Ebay continues to be a source of many objects and images for Agincourt. This postcard, for example, was easy pikkens since it is unidentified, bearing neither address nor postmark. But I valued its evocation of small town life a hundred years ago: when the scale was pedestrian in the better sense of the word (walking to school, to church, to the grocer and butcher) and prior to the very social networking that I’m using here to tell the story of Agincourt, when the only tweets were heard from the branch outside your bedroom window. Yes, the Agincourt Project has tread a not-so-fine line between awareness of the past and nostalgia for it, and I have often strayed to the latter side. For those who do not see this project as respectful of history, however, mea culpa.
I often forget that Agincourt has topography; that its land sloping toward the Muskrat River and Crispin Creek was apt to flood each spring. This photo struck me as a way to understand and interpret those contours and to populate them. But the photo itself is instructive.
What, for example, is going on between the two board fences? There’s also a wire fence along the street, and the sidewalk, if there is one beneath that snow, is interrupted. It doesn’t seem the proper season for construction, so I’m betting on livestock: both horses and milk cows were kept in town and needed pasture. They also added sounds and smells to a world we all too often interpret in only visual terms.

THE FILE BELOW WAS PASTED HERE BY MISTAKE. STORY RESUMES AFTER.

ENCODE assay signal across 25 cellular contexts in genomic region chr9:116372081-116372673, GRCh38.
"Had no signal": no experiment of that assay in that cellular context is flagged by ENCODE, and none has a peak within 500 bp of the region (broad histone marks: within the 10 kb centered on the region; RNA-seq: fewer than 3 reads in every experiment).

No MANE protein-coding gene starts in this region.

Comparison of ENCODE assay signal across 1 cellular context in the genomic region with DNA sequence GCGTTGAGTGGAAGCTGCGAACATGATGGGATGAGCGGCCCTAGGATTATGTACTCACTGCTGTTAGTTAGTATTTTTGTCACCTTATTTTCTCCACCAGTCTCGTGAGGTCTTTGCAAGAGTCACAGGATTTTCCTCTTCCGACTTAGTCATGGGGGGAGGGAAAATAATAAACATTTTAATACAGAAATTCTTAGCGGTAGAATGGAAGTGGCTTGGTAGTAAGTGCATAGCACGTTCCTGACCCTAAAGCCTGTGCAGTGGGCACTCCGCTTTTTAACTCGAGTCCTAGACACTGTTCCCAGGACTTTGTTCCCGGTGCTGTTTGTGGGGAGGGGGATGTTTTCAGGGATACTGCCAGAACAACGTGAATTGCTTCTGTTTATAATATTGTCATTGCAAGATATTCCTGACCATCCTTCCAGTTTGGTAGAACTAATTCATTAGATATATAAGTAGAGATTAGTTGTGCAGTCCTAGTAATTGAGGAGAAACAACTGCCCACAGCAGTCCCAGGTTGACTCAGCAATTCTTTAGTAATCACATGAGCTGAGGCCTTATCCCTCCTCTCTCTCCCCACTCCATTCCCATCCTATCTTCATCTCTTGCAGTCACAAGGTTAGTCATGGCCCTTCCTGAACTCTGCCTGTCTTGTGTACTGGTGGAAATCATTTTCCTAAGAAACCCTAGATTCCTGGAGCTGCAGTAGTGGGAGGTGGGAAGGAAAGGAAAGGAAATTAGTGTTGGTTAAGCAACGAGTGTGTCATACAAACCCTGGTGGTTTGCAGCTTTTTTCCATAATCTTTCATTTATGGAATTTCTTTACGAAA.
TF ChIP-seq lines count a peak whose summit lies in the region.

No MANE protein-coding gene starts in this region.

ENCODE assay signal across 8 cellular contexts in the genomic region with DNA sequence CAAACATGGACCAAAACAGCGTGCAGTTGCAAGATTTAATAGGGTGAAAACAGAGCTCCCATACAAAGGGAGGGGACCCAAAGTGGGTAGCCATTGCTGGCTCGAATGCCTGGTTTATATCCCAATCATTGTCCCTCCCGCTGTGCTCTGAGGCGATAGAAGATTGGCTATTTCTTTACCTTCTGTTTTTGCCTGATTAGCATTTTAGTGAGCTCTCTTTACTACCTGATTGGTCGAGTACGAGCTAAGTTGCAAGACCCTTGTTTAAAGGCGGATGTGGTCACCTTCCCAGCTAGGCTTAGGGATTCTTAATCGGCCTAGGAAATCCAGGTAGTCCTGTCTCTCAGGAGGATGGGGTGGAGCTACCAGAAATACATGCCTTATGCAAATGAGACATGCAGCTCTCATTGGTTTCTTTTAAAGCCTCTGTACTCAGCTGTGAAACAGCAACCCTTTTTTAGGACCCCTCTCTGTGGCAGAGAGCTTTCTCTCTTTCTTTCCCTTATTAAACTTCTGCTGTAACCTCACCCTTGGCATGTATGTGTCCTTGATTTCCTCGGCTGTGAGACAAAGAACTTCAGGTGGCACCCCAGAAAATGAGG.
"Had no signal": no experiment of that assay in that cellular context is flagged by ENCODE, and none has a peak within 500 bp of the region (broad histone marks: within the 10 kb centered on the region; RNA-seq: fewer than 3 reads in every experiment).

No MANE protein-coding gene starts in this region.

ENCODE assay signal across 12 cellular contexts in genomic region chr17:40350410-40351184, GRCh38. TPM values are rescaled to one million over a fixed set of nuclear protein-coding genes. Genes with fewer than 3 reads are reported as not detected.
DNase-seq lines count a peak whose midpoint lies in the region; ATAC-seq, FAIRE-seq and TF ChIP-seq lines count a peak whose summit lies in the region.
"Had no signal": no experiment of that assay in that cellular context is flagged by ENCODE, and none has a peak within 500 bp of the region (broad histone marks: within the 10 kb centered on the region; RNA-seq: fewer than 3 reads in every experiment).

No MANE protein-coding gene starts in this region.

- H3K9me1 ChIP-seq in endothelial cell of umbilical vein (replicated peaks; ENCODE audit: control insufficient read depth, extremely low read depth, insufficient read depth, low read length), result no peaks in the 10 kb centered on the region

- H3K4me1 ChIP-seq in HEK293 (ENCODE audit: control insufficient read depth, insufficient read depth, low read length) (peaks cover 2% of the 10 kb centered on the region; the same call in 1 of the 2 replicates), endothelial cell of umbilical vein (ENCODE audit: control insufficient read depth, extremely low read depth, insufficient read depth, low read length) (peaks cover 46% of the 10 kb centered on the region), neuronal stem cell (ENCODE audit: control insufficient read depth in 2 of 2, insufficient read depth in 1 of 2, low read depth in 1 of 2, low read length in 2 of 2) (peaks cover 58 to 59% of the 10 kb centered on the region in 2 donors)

These are, it seems to me, humbler homes, probably on the northwest side of town. Don’t I see the bell tower of Darwin School through the trees on the right? We might be looking north on Third Street NW. I’m also guessing the streets in this part of town were unpaved and that they would be difficult to drive until late April or even May. When were Agincourt’s streets paved? With what and in what pecking order?
This card lacks an address, but it does have a name: “Master Samuel Allison” in fine penmanship. Someone began to send this card but was diverted or distracted. Perhaps the writer was an amateur photographer, proud of a novice effort: a photograph from his or her front porch looking toward Sam’s house two lots away. But the one cent stamp may have been an extravagance, or perhaps it just seemed more sociable to put on galoshes and slog the hundred feet to Sam’s front door.
I suspect young Master Allison will show up elsewhere in the story.